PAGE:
Iran: Who was President Ebrahim Raisi, killed in the Varzaqan helicopter crash?

Iran: Who was President Ebrahim Raisi, killed in the Varzaqan helicopter crash?
Ebrahim Raisi was Iran's president from 2021 until his death yesterday and had a reputation as a conservative hardliner.
4 min read
20 May, 2024
Ebrahim Raisi's tenure as president of Iran was marked by several crises [Getty]

Ebrahim Raisi, Iran's hardline president who was elected in 2021, was declared dead early on Monday, alongside other senior politicians, following a fatal helicopter crash in Iran's East Azerbaijan region.

Raisi served as the eighth president of Iran, and was often described as a protege and potential successor of the country's Supreme Leader, Ayatollah Ali Khamenei.

Who was Ebrahim Raisi?

Prior to his tenure as president, the ultra-conservative Raisi started his career as a prosecutor in various areas of Iran, including the capital Tehran, and went on to establish connections with Iran's religious and judicial elite.

Back in 1988, when he was only 27, Raisi was part of a four-person committee overseeing the extra-judicial execution of political prisoners. According to Amnesty International, "thousands of political dissidents were systematically subjected to enforced disappearance in Iranian detention facilities across the country and extrajudicially executed pursuant to an order issued by the Supreme Leader of Iran".

An estimated 4,000 to 5,000 prisoners were killed. Most of them were from the People's Mujahideen armed opposition group, or from left-wing parties.

In 2017, he made his first attempt at a run for the presidency, having served as one of the Popular Front of Islamic Revolution Forces' presidential candidates. Raisi lost to incumbent President Hassan Rouhani, who was re-elected and seen as more of a "moderate" in the country's political bloc. Raisi received 39 percent of the vote.

In 2021, the presidential elections saw him collecting 62 percent of the vote in an an event marred by a record-low voter turn-out, the highest share of protest votes and a crackdown on journalists reporting on any of the candidates.

The elections infamously reported the number of invalid votes to be higher than those of non-winning candidates, prompting rights groups, such as Human Rights Watch (HRW), to declare the elections as a "sham"  and "neither free no fair". Many also suspected that Raisi's victory was rigged, while reformist candidates were barred from he elections.

Raisi's presidency was marked by several global events and crises, such as Iran's much-criticised handling of the Covid-19 pandemic, a woeful economy, indirect nuclear talks with the US and sanctions, as well as the death of Iranian-Kurd Mahsa Amini in police custody and the nationwide anti-government protests that followed.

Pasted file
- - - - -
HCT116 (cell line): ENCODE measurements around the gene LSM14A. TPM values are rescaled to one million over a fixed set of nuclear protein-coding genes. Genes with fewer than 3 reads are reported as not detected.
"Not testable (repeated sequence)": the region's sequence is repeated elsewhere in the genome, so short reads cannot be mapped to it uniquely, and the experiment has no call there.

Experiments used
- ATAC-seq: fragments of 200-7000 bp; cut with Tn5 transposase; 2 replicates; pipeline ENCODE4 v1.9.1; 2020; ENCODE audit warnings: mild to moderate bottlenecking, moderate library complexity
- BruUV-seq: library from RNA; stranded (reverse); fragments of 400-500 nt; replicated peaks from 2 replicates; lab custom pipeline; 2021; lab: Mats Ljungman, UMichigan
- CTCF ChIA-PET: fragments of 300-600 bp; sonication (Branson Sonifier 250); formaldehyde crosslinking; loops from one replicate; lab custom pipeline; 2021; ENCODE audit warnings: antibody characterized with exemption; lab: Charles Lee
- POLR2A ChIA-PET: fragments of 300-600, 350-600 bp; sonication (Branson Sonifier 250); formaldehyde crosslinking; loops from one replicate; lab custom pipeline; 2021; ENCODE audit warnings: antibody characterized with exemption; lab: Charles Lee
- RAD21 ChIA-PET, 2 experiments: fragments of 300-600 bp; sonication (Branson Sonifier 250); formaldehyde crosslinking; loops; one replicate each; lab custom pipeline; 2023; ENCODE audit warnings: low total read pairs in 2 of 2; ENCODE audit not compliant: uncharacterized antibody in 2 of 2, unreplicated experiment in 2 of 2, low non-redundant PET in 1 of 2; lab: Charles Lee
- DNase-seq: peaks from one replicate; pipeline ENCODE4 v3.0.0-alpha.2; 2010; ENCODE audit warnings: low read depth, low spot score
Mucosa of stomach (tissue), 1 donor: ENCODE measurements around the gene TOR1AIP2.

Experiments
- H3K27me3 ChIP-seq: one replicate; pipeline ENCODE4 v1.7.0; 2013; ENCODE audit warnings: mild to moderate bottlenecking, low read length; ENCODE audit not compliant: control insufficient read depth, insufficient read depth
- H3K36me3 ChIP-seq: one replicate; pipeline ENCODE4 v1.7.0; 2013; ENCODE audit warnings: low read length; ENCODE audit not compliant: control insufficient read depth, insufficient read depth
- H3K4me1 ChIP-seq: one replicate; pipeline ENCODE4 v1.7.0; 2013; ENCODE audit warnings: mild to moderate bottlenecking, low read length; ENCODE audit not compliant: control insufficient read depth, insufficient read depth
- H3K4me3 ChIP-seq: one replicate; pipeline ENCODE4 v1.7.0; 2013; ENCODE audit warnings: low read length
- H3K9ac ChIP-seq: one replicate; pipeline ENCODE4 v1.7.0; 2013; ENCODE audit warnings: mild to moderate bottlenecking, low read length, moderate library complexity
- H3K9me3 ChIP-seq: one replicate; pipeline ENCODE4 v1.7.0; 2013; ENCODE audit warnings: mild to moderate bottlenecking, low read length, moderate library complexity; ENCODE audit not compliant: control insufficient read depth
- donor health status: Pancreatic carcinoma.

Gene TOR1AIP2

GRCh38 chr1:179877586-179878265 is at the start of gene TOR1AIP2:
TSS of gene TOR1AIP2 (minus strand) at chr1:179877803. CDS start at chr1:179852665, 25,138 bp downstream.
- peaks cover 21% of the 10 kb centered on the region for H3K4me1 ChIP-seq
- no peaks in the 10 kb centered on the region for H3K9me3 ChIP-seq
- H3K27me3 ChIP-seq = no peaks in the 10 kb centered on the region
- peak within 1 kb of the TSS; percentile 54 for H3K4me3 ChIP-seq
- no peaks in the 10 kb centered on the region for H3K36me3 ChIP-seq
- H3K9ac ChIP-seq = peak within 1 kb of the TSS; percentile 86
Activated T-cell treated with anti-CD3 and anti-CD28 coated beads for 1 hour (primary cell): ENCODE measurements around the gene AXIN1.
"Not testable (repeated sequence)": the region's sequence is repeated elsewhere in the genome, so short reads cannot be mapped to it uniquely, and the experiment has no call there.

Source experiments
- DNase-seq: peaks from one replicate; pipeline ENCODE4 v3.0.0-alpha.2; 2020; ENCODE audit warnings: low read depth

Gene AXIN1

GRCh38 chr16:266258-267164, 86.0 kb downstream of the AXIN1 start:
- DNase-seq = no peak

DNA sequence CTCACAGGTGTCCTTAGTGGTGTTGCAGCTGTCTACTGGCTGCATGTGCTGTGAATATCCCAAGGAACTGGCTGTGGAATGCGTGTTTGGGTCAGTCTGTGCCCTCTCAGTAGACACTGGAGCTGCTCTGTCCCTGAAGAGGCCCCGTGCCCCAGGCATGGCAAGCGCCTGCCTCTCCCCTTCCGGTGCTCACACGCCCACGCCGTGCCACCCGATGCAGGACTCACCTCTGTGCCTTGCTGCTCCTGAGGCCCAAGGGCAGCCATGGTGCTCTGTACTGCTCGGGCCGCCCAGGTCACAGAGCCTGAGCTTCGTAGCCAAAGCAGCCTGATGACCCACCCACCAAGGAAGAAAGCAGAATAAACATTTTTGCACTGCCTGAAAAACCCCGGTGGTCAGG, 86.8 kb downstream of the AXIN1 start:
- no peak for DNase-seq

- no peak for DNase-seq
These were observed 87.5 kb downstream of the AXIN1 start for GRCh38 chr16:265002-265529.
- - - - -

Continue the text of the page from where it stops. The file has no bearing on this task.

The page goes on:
Over 500 people were reportedly killed during the large-scale demonstrations, with many participants sentenced to death and executed. Amini's death re-drew focus on women's rights in the country, as well as the mandatory hijab law.

In terms of foreign policy, the 63-year-old's presidential tenure - along with his Foreign Minister Hossein Amir-Abdollahian - was characterised by Iranian support for Russia during its invasion of Ukraine, Tehran’s continued role in the Syrian civil war and backing of regime leader Bashar al-Assad, a surprise Chinese-brokered restoration of diplomatic ties with Saudi Arabia, and its continued shadow war with Israel, which intensified when the current Gaza war broke out in 2023.

Raisi, like his "axis of resistance" allies, was outspoken against Israel's military onslaught in Gaza.

Other casualties

The second most high-profile victim of the crash was Foreign Minister Hossein Amir-Abdollahian. The top diplomat was hand-picked by Raisi, and served from 2021 until his death.

Educated mostly in Tehran and fluent in Arabic, Amir-Abdollahian engaged in multiple diplomatic roles before his Minister of Foreign Affairs tenure. From 2007 to 2010, he was Iran's ambassador to Bahrain and was the deputy foreign minister for Arab and African Affairs from 2011 to 2016.

Amir-Abdollahian was also a special aide to former parliamentary speaker Ali Larijani and came from the same province as two former Iranian presidents, Rouhani and his predecessor, Mahmoud Ahmadinejad.

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He famously forged a close relationship with slain Quds Force commander Qassem Soleimani.

Among those also killed were Malek Rahmati, the governor-general of the East Azerbaijan province, who had served since the start of 2023, and Mohammed Ali Ale-Hashem. The Shia cleric was the representative of Iran's Supreme Leader in the same province, as well as the Friday Prayer Imam in Tabriz. 

The commander of the president’s protection unit, Sardar Seyed Mehdi Mousavi, was also killed, while the remaining casualties were the pilot and other members of the helicopter's crew.

Iran's global allies, as well as rivals, have expressed condolences over Raisi's death. Vice President Mohammad Mokhber will serve as the country's interim leader.